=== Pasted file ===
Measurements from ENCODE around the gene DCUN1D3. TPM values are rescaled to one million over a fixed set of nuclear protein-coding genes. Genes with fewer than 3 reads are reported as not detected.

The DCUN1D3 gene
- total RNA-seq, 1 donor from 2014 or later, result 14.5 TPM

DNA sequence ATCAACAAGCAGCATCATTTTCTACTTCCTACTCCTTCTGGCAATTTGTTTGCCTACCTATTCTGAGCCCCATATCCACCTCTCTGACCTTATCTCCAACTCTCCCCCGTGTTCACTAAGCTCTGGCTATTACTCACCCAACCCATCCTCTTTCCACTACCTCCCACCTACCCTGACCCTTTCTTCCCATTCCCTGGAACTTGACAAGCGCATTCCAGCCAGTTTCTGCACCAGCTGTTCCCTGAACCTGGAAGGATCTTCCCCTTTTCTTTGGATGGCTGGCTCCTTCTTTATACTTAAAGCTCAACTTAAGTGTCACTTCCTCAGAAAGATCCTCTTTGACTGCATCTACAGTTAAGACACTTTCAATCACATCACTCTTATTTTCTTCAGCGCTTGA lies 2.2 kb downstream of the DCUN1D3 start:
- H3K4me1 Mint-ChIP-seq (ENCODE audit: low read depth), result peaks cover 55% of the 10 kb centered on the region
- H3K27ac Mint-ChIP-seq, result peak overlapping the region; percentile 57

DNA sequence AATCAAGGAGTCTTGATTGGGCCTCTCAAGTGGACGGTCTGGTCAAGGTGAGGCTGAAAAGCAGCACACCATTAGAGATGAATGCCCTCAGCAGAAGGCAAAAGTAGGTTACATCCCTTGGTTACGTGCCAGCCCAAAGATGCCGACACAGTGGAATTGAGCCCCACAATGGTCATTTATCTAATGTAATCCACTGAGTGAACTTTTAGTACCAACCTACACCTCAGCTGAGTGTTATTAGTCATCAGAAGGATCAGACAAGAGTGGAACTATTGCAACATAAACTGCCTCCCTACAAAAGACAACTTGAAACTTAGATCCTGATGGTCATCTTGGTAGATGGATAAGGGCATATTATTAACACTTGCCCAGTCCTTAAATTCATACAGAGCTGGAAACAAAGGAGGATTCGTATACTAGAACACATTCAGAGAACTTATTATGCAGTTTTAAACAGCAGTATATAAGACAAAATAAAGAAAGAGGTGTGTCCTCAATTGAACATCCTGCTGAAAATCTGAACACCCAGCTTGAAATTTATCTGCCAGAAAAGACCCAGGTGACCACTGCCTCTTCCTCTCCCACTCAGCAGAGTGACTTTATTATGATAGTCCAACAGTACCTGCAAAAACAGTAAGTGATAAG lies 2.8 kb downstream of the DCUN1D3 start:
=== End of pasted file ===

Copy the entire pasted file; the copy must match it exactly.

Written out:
Measurements from ENCODE around the gene DCUN1D3. TPM values are rescaled to one million over a fixed set of nuclear protein-coding genes. Genes with fewer than 3 reads are reported as not detected.

The DCUN1D3 gene
- total RNA-seq, 1 donor from 2014 or later, result 14.5 TPM

DNA sequence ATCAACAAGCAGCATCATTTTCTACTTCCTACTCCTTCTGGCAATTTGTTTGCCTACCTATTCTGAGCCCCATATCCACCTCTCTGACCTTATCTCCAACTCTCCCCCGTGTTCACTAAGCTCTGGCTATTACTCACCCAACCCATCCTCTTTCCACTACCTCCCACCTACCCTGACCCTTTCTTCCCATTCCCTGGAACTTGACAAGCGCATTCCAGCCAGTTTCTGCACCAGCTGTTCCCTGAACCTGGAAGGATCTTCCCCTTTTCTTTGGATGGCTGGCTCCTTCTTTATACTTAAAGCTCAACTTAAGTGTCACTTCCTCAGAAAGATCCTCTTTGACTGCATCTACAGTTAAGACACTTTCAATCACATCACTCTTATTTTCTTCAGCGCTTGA lies 2.2 kb downstream of the DCUN1D3 start:
- H3K4me1 Mint-ChIP-seq (ENCODE audit: low read depth), result peaks cover 55% of the 10 kb centered on the region
- H3K27ac Mint-ChIP-seq, result peak overlapping the region; percentile 57

DNA sequence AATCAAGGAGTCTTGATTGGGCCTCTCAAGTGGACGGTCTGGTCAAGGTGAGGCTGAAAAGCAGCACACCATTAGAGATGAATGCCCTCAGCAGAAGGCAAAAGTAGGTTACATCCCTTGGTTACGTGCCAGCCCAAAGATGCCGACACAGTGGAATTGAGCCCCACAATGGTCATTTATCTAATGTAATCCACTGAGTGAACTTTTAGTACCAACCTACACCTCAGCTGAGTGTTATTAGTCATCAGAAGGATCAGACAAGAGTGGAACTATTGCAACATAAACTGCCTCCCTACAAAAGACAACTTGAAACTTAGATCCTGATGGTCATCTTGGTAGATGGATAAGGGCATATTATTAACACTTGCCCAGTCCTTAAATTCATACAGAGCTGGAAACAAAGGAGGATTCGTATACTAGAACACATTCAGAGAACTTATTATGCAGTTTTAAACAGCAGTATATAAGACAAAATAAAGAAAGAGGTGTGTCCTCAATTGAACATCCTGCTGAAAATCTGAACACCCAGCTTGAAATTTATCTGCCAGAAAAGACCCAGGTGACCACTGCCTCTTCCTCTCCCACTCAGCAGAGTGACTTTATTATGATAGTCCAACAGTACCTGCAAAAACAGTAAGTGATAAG lies 2.8 kb downstream of the DCUN1D3 start: